The great Malazan read and re-read
Fans of epic fantasy are masters of patience. They have to be. There’s something in the nature of the genre that forces its masters — Tolkein, of course, George RR Martin, and, for a long time, Robert Jordan — to create worlds and plot lines of jaw-dropping proportions. But I am not a master of patience and, to a certain extent, I resent the genre for its 20 year production cycles. That’s why, for the past ten years, I’ve been avoiding Steven Erikson, the latest and possibly greatest to enter the fray.
Erikson’s is a different breed of epic fantasy, and he is a different breed of author. Over the course of ten years the Canadian author has penned eight books and four novellas, with each book in the series reaching 600-1,000 pages. That feat alone — the sheer volume of copy he can produce — is astonishing. Yet more impressive, however, is the consistent quality of prose — the richness of narrative, of detail, of character development — that fills up those many thousands of pages. Erikson’s feat — and I’m not speaking in hyperbole here- should be impossible.
Amazingly, the final book in the series, The Crippled God, is scheduled for a January 20, 2011 release in the UK. This means that Erikson, who started publishing his series three years after George RR Martin’s A Game of Thrones was released, will finish his epic before Martin. He will have published ten books to Martin’s four.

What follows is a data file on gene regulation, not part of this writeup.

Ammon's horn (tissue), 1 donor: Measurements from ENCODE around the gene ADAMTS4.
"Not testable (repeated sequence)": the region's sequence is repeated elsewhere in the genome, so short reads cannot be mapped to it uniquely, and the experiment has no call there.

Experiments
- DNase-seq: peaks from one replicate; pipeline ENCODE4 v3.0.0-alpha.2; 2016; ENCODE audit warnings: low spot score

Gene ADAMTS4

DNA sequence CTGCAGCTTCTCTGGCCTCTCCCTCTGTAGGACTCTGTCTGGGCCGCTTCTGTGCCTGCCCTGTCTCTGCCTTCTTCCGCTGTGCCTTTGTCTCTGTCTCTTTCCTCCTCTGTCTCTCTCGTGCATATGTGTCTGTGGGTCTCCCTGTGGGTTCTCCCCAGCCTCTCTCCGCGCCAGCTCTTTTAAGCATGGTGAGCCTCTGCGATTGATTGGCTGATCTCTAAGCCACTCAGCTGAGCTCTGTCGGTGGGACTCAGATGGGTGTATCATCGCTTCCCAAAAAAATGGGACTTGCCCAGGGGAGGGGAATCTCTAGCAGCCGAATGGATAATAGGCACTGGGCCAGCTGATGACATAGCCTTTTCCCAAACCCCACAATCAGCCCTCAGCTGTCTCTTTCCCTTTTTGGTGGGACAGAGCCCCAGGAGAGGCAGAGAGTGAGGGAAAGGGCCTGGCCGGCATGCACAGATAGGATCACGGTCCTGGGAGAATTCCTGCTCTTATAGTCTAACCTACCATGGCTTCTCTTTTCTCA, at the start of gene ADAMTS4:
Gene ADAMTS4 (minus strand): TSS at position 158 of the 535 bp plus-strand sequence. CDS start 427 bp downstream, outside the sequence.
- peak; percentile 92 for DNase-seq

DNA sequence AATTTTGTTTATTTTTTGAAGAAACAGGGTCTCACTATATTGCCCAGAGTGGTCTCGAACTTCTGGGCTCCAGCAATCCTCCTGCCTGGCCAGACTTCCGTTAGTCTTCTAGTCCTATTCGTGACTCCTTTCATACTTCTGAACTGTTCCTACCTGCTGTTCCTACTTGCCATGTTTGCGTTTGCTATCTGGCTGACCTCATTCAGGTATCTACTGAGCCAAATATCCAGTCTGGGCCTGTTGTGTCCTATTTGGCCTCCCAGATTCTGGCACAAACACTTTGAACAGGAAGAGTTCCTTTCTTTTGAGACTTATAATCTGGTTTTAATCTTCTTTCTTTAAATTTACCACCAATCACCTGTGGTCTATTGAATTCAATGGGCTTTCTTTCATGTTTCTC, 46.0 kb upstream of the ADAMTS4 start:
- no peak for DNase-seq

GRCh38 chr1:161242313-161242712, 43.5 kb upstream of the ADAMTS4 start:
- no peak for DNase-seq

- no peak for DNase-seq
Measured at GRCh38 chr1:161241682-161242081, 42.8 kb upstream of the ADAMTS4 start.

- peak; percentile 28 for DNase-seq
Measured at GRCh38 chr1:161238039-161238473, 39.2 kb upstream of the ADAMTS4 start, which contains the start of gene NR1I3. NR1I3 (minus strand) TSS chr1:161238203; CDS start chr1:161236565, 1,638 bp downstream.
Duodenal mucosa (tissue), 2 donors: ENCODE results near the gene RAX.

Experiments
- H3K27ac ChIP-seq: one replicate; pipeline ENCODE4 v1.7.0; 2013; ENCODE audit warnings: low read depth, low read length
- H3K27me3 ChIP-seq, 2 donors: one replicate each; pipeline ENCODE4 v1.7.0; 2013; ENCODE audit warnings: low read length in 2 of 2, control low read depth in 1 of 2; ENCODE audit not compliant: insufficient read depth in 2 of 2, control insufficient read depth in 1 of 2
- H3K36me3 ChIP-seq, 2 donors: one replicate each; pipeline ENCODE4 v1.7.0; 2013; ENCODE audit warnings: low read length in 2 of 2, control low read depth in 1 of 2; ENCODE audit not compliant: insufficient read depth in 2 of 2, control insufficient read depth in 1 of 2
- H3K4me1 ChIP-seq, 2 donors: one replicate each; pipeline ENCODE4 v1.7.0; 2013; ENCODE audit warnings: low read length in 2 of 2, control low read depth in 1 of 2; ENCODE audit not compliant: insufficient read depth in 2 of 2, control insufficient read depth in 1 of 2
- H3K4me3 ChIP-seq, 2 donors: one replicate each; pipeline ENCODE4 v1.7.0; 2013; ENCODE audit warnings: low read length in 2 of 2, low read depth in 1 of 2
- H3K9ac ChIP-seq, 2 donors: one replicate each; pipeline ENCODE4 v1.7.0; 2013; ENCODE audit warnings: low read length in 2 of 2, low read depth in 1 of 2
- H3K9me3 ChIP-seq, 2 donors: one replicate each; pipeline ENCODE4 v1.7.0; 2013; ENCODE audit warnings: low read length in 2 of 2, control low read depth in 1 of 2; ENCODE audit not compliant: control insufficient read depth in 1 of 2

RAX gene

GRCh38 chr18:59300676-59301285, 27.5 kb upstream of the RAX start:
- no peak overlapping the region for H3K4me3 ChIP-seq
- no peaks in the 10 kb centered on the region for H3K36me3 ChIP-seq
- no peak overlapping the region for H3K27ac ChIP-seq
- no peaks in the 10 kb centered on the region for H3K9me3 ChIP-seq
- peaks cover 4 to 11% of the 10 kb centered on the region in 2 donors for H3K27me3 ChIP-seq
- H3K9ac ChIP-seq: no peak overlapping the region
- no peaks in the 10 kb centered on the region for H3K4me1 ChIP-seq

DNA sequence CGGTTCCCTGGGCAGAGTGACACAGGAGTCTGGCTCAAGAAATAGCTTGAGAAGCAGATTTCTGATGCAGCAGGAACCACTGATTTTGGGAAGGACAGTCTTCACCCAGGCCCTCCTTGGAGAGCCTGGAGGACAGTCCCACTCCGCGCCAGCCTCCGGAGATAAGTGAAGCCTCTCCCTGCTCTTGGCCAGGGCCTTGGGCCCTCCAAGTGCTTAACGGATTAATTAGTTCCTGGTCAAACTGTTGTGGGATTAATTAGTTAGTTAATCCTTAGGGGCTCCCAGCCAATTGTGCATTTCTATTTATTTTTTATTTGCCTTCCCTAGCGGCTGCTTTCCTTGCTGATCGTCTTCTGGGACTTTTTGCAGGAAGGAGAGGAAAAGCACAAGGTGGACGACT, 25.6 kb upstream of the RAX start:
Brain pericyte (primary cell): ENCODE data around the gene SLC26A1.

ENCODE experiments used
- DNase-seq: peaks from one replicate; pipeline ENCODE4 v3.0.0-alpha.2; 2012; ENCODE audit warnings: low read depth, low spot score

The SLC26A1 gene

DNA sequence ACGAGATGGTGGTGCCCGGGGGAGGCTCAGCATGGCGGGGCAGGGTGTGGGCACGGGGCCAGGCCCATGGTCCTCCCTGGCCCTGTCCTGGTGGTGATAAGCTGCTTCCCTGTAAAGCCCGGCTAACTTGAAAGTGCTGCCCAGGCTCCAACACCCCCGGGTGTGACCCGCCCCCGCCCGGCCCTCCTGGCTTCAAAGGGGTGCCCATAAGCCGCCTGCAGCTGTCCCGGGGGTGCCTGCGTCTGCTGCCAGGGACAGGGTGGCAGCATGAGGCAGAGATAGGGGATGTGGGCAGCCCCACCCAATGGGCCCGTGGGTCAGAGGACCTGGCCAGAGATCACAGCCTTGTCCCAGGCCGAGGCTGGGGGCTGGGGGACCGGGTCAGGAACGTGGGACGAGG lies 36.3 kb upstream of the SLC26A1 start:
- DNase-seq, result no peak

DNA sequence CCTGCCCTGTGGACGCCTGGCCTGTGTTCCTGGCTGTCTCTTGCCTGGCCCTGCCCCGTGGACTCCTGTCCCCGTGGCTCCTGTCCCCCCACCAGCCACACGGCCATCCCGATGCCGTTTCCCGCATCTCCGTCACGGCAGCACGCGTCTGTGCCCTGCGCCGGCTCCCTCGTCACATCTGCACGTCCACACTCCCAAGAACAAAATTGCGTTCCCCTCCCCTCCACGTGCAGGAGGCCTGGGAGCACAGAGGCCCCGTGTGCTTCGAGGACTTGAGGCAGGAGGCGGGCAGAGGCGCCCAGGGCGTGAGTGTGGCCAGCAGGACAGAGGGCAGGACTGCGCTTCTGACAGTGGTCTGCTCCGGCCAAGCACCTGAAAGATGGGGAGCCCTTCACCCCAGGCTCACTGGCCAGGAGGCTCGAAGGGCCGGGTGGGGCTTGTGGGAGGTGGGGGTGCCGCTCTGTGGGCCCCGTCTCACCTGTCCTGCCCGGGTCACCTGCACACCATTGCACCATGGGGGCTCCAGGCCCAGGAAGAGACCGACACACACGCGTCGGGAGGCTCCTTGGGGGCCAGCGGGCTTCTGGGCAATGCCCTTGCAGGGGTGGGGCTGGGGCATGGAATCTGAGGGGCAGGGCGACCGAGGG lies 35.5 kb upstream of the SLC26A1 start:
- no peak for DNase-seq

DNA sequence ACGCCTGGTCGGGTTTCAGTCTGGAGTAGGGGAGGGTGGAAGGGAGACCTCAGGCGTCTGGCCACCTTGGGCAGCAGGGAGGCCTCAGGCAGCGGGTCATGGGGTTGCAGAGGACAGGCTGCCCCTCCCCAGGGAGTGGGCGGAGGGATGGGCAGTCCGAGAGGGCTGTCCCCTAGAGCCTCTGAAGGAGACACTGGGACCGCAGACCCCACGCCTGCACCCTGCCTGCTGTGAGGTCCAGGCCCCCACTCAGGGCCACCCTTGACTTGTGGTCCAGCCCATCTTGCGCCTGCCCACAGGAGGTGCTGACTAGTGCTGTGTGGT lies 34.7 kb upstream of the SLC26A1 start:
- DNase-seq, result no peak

What does all this mean? It means anyone who hasn’t started The Malazan Book of the Fallen series should get started today. I’m two books in and loving it.
And you’re lucky. If you start now, not only will you finish in time for the release of The Crippled God (no years of waiting for you), you will also have the advantage of all the internet Malazan resources available. Including the popular Malazan Empire site, the Malazan wiki and, most recently, the Malazan Re-Read of the Fallen blog at TOR, a great way to experience the books chapter by-chapter with one die-hard fan and one totally new fan.
And if you’re a fantasy skeptic — don’t be. The books discard or reinvent all the cliches of the genre. Ignore the cheesy cover art and dig into the richness of Erikson’s writing. You will be rewarded.
(image Itkovian by Merlkirby #Malazan-Art-Guild on deviantART. Full image below.)